KIEV, Ukraine — Russia said Monday it is drafting counterproposals to a U.S. plan for a negotiated solution to the Ukraine crisis, denouncing the new Western-backed government as an unacceptable "fait accompli" and claiming that Russian-leaning parts of Ukraine have been plunged into lawlessness.
Pro-Russia sentiment is high in Ukraine's east, and there are fears Russia could seek to incorporate that area as well.
The Kremlin moves came as Russian forces strengthened their control over Crimea, less than a week before the strategic region is to hold a contentious referendum on whether to leave Ukraine and become part of Russia.
In a televised briefing with President Vladimir Putin, Russian Foreign Minister Sergei Lavrov said proposals made by Secretary of State John Kerry are "not suitable" because they take "the situation created by the coup as a starting point," referring to the ouster of Ukraine's pro-Kremlin president, Viktor Yanukovych.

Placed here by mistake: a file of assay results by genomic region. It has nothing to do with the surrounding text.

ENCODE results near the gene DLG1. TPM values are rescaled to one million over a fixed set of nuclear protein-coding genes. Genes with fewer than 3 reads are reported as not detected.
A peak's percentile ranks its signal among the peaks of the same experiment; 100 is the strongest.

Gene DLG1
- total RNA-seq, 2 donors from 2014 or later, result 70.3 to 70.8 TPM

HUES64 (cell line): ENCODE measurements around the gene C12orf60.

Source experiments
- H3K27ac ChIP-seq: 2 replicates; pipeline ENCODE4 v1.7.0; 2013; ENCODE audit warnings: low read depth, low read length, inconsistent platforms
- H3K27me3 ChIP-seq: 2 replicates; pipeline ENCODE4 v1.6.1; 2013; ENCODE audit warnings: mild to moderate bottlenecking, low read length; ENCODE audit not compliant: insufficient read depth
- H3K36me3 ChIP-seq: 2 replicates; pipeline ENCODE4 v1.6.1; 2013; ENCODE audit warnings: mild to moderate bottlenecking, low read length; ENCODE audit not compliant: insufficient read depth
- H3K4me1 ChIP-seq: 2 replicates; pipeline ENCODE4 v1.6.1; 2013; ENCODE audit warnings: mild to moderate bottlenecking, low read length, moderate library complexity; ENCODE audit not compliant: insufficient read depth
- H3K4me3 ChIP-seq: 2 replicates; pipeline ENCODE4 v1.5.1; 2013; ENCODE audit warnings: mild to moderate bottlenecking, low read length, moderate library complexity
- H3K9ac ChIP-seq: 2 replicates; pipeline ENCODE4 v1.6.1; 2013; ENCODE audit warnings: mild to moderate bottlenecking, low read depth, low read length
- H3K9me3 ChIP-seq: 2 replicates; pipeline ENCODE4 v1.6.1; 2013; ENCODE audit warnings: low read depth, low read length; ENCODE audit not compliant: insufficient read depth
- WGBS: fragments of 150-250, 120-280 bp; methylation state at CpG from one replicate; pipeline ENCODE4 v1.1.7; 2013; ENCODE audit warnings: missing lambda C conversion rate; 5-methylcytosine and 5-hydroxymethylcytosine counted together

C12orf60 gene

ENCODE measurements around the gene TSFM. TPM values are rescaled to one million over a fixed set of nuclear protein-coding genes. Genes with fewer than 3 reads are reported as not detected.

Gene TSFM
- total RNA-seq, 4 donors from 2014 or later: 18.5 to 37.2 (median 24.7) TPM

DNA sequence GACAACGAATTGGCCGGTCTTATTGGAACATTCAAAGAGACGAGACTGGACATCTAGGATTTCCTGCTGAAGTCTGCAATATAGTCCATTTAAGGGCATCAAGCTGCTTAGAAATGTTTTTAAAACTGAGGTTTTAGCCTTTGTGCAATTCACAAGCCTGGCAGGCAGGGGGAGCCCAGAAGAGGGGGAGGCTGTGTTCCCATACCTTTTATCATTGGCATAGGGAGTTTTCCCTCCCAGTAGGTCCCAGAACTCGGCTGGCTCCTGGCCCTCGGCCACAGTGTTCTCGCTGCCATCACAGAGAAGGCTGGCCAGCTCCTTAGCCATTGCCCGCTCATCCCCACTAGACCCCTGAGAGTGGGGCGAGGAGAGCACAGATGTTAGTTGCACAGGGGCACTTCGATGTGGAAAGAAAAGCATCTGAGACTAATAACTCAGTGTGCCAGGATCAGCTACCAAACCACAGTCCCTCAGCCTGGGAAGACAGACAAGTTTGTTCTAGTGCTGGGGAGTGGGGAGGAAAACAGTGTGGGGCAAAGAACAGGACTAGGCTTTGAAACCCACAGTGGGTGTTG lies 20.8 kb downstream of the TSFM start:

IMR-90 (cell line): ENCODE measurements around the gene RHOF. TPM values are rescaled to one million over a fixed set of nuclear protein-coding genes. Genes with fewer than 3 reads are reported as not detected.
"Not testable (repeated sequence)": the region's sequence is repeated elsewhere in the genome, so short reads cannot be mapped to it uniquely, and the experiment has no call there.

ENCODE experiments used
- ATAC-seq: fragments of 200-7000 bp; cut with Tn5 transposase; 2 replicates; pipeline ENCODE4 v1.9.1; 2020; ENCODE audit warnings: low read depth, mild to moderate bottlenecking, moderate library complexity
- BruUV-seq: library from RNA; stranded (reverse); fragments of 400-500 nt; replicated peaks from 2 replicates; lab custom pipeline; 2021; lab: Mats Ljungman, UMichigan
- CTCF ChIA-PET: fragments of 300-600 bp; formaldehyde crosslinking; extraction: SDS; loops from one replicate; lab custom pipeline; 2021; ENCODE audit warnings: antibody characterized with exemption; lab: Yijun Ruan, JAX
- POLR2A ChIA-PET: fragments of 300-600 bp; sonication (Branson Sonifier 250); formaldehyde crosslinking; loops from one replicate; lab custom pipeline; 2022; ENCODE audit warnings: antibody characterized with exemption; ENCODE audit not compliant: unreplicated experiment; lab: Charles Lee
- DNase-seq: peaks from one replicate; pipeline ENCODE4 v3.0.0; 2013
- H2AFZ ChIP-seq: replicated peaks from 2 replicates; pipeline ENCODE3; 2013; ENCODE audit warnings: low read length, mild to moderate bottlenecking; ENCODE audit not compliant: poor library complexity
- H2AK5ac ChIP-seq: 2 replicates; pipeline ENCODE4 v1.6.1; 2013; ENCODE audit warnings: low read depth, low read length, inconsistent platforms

Referring to a document Lavrov received from Kerry explaining the U.S. view, Lavrov said, "To be frank, it raises many questions on our side."
"Everything was stated in terms of allegedly having a conflict between Russia and Ukraine, and in terms of accepting the fait accompli," he said.
State Department officials said that it was Russia's refusal to discuss the U.S. proposals that was hurting prospects for a negotiated solution. A department statement said Kerry reiterated demands that Moscow pull back its troops from Ukraine and end attempts to annex Crimea.